As Katherine Murray, hospice palliative care nurse, educator, author of Essentials in Hospice Palliative Care and owner of Life and Death Matters wrote, “Imagine having continuity in care as you or a loved one dies. Someone who knew what was going to happen and coached you as you navigate the health care system. The same person with you through the dying process AND there the next day, and the next day and the next. Someone who knows you well enough to go with you to the funeral home or to help you plan a home funeral. Someone to help you navigate the paperwork or the legalese. And someone to share your grief…”

That is what a Death Midwife is, and like Murray, Yonder not only educates but also works with many people during the prelude to their deaths — a period which has been westernized with disconnection — something Yonder recognized when her and her husband began the self-sufficient lifestyle of homesteading.

“I realized just how removed our culture has become from real life. We are disconnected from our food as well as from normal and natural aspects of life, such as reproduction, birth and death,” Yonder said when recalling the children from the local town being fascinated with the lifestyle her and her family had created – from the garden vegetables, the newborn animals and the slaughter. “As I witnessed the children’s natural curiosity, I realized the potential for therapeutic application.”

It was through this realization that she discovered how everyone has the capacity to heal themselves. So Yonder became a certified Animal Assisted Therapist, a Hypnotherapist and further extended her studies to Grief and Bereavement with an intention of opening a kind of retreat or healing centre for grieving children – a place where they could freely participate in the normal and natural aspects of life and death, that are so apparent on farms and homesteads.

With this revelation, Yonder soon became a death midwife, with a focus on disposition alternatives and advance preplanning. But as Yonder said, “From a practical perspective, most of what I do would be best described as public education. I work to raise awareness about the legal rights and potential therapeutic benefits of family centred, home-based post-death care by speaking out in public and writing on subjects, as well as cooperating with associations such as the National Home Funeral Alliance and the Funeral Consumers Alliance.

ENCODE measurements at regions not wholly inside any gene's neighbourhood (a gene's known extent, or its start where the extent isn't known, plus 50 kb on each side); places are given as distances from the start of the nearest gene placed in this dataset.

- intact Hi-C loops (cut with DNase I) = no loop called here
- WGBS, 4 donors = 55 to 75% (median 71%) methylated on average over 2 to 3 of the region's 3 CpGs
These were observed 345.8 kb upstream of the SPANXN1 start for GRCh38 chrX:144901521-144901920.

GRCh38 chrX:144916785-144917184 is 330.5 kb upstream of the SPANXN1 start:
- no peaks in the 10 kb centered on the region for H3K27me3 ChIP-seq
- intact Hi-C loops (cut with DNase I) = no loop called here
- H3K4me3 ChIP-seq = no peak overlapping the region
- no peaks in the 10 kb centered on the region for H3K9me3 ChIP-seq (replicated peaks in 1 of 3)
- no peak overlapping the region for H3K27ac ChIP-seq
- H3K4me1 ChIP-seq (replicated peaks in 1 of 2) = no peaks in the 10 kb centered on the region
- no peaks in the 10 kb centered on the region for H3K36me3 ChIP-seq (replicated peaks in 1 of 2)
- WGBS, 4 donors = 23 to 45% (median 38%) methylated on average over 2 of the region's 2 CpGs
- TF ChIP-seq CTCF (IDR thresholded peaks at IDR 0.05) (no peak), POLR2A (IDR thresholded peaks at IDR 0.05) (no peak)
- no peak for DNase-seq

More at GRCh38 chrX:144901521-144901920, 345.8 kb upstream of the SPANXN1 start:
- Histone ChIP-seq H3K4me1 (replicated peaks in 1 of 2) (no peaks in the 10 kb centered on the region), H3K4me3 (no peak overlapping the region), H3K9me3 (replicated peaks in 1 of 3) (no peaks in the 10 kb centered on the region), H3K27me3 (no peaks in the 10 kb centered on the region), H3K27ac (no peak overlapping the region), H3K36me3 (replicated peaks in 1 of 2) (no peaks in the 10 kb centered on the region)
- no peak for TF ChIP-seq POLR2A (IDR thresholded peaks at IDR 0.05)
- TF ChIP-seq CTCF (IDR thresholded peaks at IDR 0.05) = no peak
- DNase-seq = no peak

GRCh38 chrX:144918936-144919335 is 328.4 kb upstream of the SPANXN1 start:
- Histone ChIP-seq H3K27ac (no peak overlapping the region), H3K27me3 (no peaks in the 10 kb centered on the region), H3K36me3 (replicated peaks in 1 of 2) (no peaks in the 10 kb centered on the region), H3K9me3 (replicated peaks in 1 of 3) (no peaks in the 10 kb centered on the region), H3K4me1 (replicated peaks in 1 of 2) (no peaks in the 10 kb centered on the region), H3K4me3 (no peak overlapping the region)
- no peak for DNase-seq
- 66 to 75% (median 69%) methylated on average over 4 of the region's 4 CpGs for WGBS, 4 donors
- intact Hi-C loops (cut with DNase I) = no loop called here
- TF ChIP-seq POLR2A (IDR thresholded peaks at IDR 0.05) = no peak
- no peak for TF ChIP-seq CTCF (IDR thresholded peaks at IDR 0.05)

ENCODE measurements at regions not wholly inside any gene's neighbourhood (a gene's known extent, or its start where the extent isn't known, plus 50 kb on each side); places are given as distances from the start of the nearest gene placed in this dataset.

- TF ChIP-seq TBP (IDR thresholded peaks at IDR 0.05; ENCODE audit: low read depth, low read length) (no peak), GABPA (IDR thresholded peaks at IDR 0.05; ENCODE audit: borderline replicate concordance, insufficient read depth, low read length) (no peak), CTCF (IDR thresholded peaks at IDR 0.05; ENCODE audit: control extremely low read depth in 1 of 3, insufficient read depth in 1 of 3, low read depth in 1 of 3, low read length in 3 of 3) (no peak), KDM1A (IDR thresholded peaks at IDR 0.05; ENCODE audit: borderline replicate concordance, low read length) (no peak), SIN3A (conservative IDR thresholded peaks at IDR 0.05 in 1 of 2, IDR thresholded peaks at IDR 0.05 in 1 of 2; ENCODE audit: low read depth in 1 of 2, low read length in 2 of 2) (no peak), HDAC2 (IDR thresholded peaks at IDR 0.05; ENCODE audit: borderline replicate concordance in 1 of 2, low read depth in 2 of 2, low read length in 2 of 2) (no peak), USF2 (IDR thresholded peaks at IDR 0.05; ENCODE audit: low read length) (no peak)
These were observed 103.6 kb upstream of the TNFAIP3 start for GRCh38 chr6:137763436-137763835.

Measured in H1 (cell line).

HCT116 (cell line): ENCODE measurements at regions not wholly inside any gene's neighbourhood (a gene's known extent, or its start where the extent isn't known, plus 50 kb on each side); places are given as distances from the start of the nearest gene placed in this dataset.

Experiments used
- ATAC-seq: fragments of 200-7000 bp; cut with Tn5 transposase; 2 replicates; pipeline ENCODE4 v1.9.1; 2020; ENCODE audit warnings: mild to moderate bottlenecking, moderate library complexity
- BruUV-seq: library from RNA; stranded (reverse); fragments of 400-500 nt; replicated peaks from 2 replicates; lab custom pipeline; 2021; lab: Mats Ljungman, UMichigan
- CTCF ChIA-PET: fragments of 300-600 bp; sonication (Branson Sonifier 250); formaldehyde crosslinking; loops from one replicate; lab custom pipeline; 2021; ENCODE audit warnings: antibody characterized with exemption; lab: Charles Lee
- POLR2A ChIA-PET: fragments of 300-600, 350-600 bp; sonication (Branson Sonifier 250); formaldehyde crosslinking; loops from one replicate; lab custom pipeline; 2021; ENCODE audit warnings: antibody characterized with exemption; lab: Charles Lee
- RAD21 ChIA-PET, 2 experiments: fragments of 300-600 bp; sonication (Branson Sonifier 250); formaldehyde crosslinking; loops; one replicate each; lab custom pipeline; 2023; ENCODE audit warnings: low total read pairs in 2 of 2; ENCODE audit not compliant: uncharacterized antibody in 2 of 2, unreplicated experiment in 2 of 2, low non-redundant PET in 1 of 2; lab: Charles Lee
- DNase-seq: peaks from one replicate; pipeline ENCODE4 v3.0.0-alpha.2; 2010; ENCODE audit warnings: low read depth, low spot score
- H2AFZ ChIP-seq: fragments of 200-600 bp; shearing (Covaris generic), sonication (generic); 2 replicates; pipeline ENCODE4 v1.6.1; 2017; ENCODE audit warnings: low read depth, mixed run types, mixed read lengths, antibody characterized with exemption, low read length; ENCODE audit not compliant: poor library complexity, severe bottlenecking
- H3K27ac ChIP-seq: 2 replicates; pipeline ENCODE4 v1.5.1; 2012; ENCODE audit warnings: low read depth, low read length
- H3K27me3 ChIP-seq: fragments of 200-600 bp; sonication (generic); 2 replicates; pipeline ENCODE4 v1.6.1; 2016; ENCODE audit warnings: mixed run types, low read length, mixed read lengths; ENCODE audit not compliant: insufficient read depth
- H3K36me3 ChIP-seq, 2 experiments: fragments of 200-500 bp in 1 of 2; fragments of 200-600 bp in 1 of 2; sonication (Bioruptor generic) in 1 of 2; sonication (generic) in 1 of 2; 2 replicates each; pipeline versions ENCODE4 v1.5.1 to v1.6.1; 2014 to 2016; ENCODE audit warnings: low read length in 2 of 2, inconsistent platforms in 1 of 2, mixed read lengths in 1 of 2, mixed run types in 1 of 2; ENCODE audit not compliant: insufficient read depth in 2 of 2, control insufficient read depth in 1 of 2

“My intention is to empower grieving people by accepting and honoring death, dying and grief instead of attempting to shield people by doing things for them that they are willing and capable of doing for themselves.”

To look at it in a different angle, it can be simply stated in how death is treated now compared to before. Once, death was more prevalent, more public, more visible and more a natural part of life than it is today. But something changed with how death was seen as. Fitness centres, alternative medicines and an endlessly supply of diets have given rise to the modern chase for the Fountain of Youth.

Dr. Elisabeth Kubler-Ross believed we live in a death-denying society where upon we isolate and institutionalize the dying and elderly because they remind us of our mortality.

As Yonder explained it, “Post-industrial North American culture is unique in that through capitalism and consumer focused lifestyles, we have successfully alienated ourselves from the very real, community oriented activities that must be undertaken to meet our basic needs.”

This is further reflected in the views of advance funeral planning, at which many westerners today shudder and cringe when being introduced to the idea.